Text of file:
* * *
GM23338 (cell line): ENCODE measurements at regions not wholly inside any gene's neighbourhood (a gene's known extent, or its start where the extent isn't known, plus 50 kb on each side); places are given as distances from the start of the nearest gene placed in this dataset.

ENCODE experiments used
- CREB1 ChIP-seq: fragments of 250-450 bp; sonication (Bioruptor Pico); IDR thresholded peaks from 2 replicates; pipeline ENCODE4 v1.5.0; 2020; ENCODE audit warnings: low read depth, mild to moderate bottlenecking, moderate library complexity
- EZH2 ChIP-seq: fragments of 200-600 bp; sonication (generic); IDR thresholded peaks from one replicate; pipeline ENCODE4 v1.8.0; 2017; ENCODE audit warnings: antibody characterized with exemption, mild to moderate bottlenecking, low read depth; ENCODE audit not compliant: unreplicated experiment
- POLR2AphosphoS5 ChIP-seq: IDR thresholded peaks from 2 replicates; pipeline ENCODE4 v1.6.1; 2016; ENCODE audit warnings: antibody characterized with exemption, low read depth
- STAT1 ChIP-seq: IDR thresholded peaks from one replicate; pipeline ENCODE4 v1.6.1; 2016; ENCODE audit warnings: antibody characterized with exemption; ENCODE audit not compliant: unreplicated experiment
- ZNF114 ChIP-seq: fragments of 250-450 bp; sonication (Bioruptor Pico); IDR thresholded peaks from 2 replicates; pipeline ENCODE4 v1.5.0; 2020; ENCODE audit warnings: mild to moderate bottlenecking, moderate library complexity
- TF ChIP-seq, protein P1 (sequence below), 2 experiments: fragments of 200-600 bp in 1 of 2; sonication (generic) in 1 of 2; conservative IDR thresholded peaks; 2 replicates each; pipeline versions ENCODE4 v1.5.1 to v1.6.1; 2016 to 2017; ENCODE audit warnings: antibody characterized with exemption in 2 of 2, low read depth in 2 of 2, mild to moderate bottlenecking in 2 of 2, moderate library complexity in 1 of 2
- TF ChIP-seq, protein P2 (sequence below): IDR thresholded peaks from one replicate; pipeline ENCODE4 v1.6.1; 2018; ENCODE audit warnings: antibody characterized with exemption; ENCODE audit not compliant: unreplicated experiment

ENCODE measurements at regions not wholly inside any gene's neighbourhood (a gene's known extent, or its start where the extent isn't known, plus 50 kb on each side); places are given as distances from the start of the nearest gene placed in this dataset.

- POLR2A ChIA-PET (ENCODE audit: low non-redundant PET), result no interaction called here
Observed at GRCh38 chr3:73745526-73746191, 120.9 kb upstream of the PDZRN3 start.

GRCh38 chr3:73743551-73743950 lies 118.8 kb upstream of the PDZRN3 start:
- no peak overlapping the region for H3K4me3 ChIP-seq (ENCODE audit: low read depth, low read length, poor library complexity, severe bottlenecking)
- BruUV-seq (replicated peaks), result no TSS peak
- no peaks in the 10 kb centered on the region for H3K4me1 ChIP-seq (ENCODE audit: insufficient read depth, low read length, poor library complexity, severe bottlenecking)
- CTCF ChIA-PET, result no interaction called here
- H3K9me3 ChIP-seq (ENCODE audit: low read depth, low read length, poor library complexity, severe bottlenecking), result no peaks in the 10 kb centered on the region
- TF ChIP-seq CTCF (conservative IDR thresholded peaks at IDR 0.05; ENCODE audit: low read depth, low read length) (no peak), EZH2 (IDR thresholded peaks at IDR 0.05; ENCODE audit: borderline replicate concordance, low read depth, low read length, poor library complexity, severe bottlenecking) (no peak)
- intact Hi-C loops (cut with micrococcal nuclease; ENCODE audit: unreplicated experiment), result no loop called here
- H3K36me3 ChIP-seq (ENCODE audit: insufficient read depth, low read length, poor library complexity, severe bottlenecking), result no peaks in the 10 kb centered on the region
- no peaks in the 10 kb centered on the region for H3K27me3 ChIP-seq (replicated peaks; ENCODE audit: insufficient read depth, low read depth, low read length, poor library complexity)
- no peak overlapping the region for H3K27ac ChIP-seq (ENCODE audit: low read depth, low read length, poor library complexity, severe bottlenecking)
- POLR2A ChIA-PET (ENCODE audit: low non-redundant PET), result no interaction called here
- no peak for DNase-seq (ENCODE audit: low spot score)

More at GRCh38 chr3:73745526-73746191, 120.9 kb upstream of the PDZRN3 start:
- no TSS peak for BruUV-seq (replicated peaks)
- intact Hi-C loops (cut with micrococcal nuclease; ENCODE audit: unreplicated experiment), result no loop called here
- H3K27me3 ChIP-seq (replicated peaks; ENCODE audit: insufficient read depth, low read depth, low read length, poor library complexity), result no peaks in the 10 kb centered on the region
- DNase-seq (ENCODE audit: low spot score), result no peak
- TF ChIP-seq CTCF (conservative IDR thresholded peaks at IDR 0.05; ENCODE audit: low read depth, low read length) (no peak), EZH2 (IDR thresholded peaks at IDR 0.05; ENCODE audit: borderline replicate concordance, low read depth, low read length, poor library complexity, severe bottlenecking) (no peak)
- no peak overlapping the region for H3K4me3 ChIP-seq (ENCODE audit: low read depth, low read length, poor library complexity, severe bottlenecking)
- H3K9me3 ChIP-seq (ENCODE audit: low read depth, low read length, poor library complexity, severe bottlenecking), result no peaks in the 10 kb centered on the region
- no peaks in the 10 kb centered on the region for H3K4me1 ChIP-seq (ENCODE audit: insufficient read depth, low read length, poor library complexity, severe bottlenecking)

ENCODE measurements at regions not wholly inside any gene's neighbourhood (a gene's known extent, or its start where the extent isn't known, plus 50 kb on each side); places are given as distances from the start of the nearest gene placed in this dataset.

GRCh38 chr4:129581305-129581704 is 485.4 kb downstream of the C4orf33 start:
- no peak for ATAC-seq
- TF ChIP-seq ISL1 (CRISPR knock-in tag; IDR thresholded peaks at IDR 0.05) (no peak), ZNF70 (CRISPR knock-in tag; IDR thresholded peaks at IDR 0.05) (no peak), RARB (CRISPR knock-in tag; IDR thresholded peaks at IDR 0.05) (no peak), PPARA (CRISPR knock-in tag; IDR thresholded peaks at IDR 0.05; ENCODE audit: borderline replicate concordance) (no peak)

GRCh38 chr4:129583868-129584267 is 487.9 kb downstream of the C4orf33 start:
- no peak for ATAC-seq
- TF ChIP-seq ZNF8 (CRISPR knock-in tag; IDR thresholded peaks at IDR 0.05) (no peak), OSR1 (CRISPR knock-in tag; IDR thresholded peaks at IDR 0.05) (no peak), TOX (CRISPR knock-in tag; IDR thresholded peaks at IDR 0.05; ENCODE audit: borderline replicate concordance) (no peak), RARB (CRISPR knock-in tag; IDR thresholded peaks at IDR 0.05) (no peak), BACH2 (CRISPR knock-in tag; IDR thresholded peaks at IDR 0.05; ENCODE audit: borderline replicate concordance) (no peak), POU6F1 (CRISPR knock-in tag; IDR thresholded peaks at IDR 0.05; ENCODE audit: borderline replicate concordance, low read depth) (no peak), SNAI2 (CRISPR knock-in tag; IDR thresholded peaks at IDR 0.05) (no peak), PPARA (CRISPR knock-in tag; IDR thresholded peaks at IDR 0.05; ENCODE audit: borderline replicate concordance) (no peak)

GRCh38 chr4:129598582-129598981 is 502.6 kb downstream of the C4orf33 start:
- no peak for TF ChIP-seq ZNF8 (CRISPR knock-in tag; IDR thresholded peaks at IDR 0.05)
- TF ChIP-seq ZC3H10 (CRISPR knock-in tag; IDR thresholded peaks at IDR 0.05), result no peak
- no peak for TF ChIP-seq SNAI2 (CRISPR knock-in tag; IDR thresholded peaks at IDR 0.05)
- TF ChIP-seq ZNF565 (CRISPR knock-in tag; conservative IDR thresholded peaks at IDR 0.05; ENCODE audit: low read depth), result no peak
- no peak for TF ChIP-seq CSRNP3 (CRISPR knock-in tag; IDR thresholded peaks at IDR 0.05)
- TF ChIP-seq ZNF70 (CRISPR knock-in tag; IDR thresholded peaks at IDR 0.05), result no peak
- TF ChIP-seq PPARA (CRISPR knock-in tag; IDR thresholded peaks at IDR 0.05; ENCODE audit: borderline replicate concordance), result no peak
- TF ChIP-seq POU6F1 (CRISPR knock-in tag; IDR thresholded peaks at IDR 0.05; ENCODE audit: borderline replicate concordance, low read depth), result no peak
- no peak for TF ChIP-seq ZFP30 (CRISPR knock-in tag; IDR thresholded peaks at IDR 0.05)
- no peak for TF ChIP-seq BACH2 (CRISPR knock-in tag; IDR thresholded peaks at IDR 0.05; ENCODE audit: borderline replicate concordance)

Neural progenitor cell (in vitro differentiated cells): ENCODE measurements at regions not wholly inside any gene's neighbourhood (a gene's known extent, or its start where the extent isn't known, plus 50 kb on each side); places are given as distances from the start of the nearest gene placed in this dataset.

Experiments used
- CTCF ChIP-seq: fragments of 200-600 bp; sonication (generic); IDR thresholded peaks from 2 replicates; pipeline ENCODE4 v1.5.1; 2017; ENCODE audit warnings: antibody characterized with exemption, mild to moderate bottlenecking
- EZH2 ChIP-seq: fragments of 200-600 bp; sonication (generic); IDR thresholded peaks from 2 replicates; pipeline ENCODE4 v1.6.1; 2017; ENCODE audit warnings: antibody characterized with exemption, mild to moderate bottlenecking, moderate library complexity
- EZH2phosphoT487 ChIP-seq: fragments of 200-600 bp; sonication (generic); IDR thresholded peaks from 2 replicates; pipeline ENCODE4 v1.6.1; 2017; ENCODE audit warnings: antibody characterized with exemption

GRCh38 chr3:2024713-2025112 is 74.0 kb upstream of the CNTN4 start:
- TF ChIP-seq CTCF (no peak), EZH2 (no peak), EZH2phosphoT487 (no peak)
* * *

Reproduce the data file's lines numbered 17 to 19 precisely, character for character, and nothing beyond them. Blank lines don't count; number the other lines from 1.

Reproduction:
- CTCF ChIA-PET, result no interaction called here
- H3K9me3 ChIP-seq (ENCODE audit: low read depth, low read length, poor library complexity, severe bottlenecking), result no peaks in the 10 kb centered on the region
- TF ChIP-seq CTCF (conservative IDR thresholded peaks at IDR 0.05; ENCODE audit: low read depth, low read length) (no peak), EZH2 (IDR thresholded peaks at IDR 0.05; ENCODE audit: borderline replicate concordance, low read depth, low read length, poor library complexity, severe bottlenecking) (no peak)